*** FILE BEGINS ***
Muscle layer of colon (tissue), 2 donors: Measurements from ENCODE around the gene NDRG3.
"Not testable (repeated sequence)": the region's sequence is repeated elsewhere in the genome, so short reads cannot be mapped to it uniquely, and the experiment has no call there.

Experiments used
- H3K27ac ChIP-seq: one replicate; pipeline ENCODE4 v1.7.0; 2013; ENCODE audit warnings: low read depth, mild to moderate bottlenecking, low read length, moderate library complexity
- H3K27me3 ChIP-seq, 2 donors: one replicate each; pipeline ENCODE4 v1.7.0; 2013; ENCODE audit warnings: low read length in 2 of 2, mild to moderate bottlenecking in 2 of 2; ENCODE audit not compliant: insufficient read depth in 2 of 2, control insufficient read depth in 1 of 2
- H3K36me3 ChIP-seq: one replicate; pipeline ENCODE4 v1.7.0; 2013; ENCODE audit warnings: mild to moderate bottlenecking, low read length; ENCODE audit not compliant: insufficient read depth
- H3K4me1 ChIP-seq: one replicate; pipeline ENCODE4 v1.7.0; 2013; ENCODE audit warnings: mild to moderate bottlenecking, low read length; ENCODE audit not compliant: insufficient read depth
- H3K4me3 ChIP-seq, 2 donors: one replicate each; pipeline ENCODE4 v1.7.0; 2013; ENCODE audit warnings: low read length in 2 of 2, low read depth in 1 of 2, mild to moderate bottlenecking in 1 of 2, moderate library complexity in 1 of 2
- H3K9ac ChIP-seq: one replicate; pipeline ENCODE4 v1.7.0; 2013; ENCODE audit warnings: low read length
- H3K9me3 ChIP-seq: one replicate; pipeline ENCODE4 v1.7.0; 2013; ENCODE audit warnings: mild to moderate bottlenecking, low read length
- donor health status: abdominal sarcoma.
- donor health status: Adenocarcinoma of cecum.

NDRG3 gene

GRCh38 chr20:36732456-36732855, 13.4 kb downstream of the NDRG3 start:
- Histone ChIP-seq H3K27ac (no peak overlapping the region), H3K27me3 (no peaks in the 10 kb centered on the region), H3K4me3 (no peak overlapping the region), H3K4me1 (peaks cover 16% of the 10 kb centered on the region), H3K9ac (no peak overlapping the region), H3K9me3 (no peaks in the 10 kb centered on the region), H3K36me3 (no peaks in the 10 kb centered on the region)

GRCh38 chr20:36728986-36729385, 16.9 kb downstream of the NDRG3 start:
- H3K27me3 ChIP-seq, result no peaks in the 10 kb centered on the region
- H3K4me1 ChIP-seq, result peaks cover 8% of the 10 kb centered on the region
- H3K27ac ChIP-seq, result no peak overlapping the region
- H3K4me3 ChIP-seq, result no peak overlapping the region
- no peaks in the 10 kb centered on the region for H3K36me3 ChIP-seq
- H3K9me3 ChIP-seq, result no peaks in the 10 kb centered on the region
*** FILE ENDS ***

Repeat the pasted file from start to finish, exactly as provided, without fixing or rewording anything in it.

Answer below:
Muscle layer of colon (tissue), 2 donors: Measurements from ENCODE around the gene NDRG3.
"Not testable (repeated sequence)": the region's sequence is repeated elsewhere in the genome, so short reads cannot be mapped to it uniquely, and the experiment has no call there.

Experiments used
- H3K27ac ChIP-seq: one replicate; pipeline ENCODE4 v1.7.0; 2013; ENCODE audit warnings: low read depth, mild to moderate bottlenecking, low read length, moderate library complexity
- H3K27me3 ChIP-seq, 2 donors: one replicate each; pipeline ENCODE4 v1.7.0; 2013; ENCODE audit warnings: low read length in 2 of 2, mild to moderate bottlenecking in 2 of 2; ENCODE audit not compliant: insufficient read depth in 2 of 2, control insufficient read depth in 1 of 2
- H3K36me3 ChIP-seq: one replicate; pipeline ENCODE4 v1.7.0; 2013; ENCODE audit warnings: mild to moderate bottlenecking, low read length; ENCODE audit not compliant: insufficient read depth
- H3K4me1 ChIP-seq: one replicate; pipeline ENCODE4 v1.7.0; 2013; ENCODE audit warnings: mild to moderate bottlenecking, low read length; ENCODE audit not compliant: insufficient read depth
- H3K4me3 ChIP-seq, 2 donors: one replicate each; pipeline ENCODE4 v1.7.0; 2013; ENCODE audit warnings: low read length in 2 of 2, low read depth in 1 of 2, mild to moderate bottlenecking in 1 of 2, moderate library complexity in 1 of 2
- H3K9ac ChIP-seq: one replicate; pipeline ENCODE4 v1.7.0; 2013; ENCODE audit warnings: low read length
- H3K9me3 ChIP-seq: one replicate; pipeline ENCODE4 v1.7.0; 2013; ENCODE audit warnings: mild to moderate bottlenecking, low read length
- donor health status: abdominal sarcoma.
- donor health status: Adenocarcinoma of cecum.

NDRG3 gene

GRCh38 chr20:36732456-36732855, 13.4 kb downstream of the NDRG3 start:
- Histone ChIP-seq H3K27ac (no peak overlapping the region), H3K27me3 (no peaks in the 10 kb centered on the region), H3K4me3 (no peak overlapping the region), H3K4me1 (peaks cover 16% of the 10 kb centered on the region), H3K9ac (no peak overlapping the region), H3K9me3 (no peaks in the 10 kb centered on the region), H3K36me3 (no peaks in the 10 kb centered on the region)

GRCh38 chr20:36728986-36729385, 16.9 kb downstream of the NDRG3 start:
- H3K27me3 ChIP-seq, result no peaks in the 10 kb centered on the region
- H3K4me1 ChIP-seq, result peaks cover 8% of the 10 kb centered on the region
- H3K27ac ChIP-seq, result no peak overlapping the region
- H3K4me3 ChIP-seq, result no peak overlapping the region
- no peaks in the 10 kb centered on the region for H3K36me3 ChIP-seq
- H3K9me3 ChIP-seq, result no peaks in the 10 kb centered on the region